I turned my attention to the menu, making myself order slowly, so as not to force a 20 minute meal service just because I was alone. I ordered wine first – a Cremant d’Alsace Brut Rose sparking wine from France. And I didn’t order my food until that had been served and I had enjoyed a couple of sips of it.
Ordering and eating slowly are not the only challenges of dining solo. There’s the question of just what do you do WHILE you eat? Stare dumbly at your plate? Let your eyes wander the room, in a constant roving pattern so that nobody thinks you are staring at them? Or worse yet, takes pity on you? Or read?
I opted for a combination of all three. Armed with my iPad Nook book (Loving Frank – great if you haven’t already read it) set on the night setting (so it didn’t cast an eerie techno glow on my face to draw attention to my solitude), I read a bit, and then it hit me.
I can actually eavesdrop quite effectively in this position. People just assume I am reading, and I can hear everything going on around me. The two lovely young Irish women next to me, who chatted the entire time in their lyrical accents, had no idea I was listening to every word. I almost teared up over the discussion of how much they missed being at home (in Ireland) for Christmas with their families. I almost asked what they meant when one of them said something would have never been like that if she had married an Irish guy instead of an American. What do you mean? How are those roles so very different from one culture to the next? And I nearly jumped up to high five her for moral strength as one of them discussed the battle brewing over whether she should be “forced” to suck it up and head to her in-laws for Thanksgiving, when she would be home caring for a very young newborn.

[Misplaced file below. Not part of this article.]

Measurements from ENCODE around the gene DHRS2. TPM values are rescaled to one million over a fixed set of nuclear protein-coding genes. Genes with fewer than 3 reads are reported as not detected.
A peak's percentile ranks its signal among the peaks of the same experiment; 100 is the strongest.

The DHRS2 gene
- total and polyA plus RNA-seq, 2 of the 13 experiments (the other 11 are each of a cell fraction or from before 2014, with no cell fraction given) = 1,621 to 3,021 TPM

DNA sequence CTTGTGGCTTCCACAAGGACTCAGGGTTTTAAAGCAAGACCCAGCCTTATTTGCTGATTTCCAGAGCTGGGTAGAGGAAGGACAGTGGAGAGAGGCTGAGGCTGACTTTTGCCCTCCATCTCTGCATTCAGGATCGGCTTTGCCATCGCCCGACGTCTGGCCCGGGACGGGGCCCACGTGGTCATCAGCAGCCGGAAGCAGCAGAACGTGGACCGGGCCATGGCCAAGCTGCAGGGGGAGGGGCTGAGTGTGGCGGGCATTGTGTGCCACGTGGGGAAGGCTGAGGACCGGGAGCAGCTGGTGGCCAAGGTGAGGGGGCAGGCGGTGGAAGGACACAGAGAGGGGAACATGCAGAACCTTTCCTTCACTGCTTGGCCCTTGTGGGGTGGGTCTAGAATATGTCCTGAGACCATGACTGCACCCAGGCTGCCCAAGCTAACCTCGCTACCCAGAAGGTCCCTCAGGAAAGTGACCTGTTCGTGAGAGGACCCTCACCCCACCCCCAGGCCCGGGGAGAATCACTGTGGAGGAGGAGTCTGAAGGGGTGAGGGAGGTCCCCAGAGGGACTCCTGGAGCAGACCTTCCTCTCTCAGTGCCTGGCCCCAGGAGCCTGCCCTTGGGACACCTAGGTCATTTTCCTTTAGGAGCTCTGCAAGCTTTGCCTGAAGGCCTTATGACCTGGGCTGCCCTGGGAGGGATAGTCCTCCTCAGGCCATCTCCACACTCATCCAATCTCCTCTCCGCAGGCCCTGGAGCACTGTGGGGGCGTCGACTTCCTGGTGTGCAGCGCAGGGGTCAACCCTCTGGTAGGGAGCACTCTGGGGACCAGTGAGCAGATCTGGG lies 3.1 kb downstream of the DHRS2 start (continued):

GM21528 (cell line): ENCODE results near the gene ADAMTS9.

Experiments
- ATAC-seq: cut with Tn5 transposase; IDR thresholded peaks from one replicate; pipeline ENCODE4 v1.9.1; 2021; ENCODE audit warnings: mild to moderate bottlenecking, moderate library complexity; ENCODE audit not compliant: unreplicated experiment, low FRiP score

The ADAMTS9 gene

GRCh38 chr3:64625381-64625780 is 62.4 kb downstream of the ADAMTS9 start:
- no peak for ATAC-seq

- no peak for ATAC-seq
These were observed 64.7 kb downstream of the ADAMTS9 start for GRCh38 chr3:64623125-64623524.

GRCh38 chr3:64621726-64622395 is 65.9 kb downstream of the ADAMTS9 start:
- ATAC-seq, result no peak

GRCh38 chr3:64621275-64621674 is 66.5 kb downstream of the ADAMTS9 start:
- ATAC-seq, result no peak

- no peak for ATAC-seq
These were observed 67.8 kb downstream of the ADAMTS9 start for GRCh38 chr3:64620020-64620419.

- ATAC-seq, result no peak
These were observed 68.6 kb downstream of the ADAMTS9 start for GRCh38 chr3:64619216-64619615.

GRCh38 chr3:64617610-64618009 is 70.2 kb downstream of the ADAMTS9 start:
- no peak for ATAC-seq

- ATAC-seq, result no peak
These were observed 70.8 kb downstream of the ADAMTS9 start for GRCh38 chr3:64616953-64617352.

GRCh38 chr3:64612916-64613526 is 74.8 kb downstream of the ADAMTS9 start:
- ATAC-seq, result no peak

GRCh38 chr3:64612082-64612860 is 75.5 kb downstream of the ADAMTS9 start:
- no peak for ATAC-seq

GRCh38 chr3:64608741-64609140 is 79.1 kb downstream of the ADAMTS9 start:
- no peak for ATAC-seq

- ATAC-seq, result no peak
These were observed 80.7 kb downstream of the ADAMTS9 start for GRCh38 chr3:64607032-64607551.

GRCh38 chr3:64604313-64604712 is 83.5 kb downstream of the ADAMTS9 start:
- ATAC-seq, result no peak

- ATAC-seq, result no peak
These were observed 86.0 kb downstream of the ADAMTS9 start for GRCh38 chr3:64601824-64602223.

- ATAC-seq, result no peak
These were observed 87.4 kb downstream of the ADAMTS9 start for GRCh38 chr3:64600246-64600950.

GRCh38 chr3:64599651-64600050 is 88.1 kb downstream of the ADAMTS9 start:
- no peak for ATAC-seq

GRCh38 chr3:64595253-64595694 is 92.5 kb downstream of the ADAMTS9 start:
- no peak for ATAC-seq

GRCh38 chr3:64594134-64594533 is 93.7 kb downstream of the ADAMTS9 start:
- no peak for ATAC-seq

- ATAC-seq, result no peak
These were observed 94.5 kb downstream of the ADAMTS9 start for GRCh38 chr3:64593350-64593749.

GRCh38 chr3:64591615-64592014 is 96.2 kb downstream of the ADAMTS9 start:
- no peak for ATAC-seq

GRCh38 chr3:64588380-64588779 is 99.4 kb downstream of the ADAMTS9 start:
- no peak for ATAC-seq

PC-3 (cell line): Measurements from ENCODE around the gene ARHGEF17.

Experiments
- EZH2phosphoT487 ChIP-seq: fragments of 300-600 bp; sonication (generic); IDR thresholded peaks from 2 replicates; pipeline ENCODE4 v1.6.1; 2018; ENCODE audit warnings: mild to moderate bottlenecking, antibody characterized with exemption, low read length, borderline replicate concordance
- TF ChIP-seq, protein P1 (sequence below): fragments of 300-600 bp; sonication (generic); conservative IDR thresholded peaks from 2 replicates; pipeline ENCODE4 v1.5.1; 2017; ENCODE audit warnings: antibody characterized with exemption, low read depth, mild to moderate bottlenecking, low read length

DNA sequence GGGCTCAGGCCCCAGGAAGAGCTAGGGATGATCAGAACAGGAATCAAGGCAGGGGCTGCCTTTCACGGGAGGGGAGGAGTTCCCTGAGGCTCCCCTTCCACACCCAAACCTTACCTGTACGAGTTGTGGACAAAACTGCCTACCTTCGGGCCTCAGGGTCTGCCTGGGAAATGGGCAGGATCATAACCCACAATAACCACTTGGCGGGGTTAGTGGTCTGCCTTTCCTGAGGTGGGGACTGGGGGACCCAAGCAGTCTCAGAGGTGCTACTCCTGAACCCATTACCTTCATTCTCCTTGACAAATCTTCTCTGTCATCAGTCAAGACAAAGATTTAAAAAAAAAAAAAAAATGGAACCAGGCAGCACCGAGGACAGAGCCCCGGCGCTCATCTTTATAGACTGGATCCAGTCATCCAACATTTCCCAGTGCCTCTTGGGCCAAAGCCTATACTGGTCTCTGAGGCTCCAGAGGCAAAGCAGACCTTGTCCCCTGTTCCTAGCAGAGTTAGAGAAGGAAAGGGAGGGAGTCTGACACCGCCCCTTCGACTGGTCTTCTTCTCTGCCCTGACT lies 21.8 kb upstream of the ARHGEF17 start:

Lest you wonder if I’m completely nuts, I wasn’t just sitting there the entire time. I had found Moules Frites on the menu, and I was busy demolishing a huge bucket of mussels and the largest basket of crispy fries I’ve seen in a long time. I could have pushed them away at any time, but why? I savored every last morsel, partially for the culinary enjoyment, and partially because I couldn’t part from the conversation.
When it was clear I couldn’t keep licking my fingers, the frites long gone and my last sip of wine dwindling, I hailed the waitress for the check. As I stood up to leave, I leaned in to the two young women and told them how much I loved catching snippets of their conversation. That I had visited Ireland last year for the first time and fell in love. That I couldn’t wait to go back. Oh, and good luck with the baby. I could have said so much more. But I had to remind myself that their dinner conversation was just that – theirs, not mine. I was just the diner seated solo next to them who happened to luck out.
I managed to stay at the restaurant for nearly 90 minutes, and I’m pretty sure that’s my record for dining solo. By the time I left the place was packed with friends, couples, business meetings, siblings. But as I looked around, I don’t think I saw another solo diner. And as I headed towards the door, I reflected on the experience. I think I just might be over the fear and stress about dining alone. Tonight was just lovely.